The neighborhood had been quieter since last Thursday, since school was out to bridge the long weekend between Mother's Day on the 10th and Teacher's Day, yesterday, on the 15th. Today sounded more like a Monday than a Wednesday, with snare drums rattling in accompaniment to discordant bugle blasts, not too long after eight in the morning from the Margarita Maza de Juárez elementary school across the street.
The first day of the school week always begins with a woman's voice over a loudspeaker directing a patio full of uniformed children. To those of us on the other side of the high walls--that line of cinder block around the complex of two-story green and white buildings, emblazoned with the unintentionally-rendered but nevertheless menacing face of President Benito Juárez's wife--the muffled, monotonous, and yet undeniably commanding voice drapes itself over our homes. I sometimes liken it to the sound of a muezzin's call to morning prayer, only that this voice is calling the kids to begin their rendition of the Mexican national anthem.
It's always an earnest, endearing and slightly comic performance, with the loudspeakered voice all but drowning out those of the children, and the haphazard sounds of drums and bugles played by the few remaining students doing their best to approximate the anthem's official rhythm and notes. A tune that couldn't possibly be more classic in its embodiment of the march tradition, it sounds both weary and hopeful coming from the school's little ritual of ceremony and practice.
We hear it at midnight, too, on those nights driving home after a late movie, the radio tuned to Horizonte or Reactor. Every television or radio station must play it at the beginning and end of their broadcasts, turning the minutes and the airwaves after twelve into a choral interlude. Click here to hear it, and go ahead: imagine being in the car with us on those windy roads home. And if you like, you can read along to the lyrics here, too.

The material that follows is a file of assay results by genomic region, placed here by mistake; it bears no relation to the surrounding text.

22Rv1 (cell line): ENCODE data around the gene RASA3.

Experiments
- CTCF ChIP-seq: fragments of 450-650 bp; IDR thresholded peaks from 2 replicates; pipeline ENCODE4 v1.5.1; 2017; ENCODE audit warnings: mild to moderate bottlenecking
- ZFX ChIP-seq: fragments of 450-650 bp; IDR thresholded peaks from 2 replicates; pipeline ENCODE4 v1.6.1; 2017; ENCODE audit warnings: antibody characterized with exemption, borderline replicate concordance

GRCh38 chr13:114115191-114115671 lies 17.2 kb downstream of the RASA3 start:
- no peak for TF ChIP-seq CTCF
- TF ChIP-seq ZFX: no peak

I think you'll agree that it's not the type of anthem (or as it's actually called here, a hymn) that would easily prompt soccer stadiums to invite musical superstars in for a Beyoncé-style, roof-raising, lax-tempoed, improvised-vocal-flourished rendition. And so, the pregame performance usually goes like this. It might be more rigid, but it's certainly still regal. The salute even seems more formal, the right hand placed not with the palm flat over the heart, but rather with the palm facing the floor and the thumb-side to the chest.
Almost any song collectively known and sung, especially about one's country and its autonomy in particular, tends to rally up emotions in just about any citizen. Mexico's anthem is not exception. And yet still it gives pause to think about the nature of the lyrics: imagery of war, cannon-fire, soldiers and blood that become a necessary means to certain ends: the ideas of victory, glory, honor, union--and liberty. It's all nothing if not sobering. Violence and peace are virtually, paradoxically inseparable.
But not many of us think about that in too much depth when it comes right down to the singing. In fact, it's no secret that many children and even adults--those who have likely never seen the lyrics in writing, who haven't worked out the full meaning of the sometimes archaic wording--can misunderstand what they've learned to sing. Perhaps it's an urban legend, but plenty of people have heard of birth certificates boasting the name 'Masiosare.' It sounds pleasant enough, doesn't it? But it comes from the middle of the anthem's first verse: "Mas si osare..." is the phrase, meaning "But if [someone] should dare...". I can understand hearing that and then thinking it might name a certain 'Masiosare,' but I'm doubtful of the claim that anyone would name their child after the [someone] in that line, who in the second half is revealed to be an "enemy outlander."
And yet, who knows? All things are possible. A popular sushi chain here even serves up a delicious Masiosare Roll...If anything, it's proof that the national anthem holds a firm place in the national consciousness--something also confirmed almost every week of the academic year, right across the street from our house.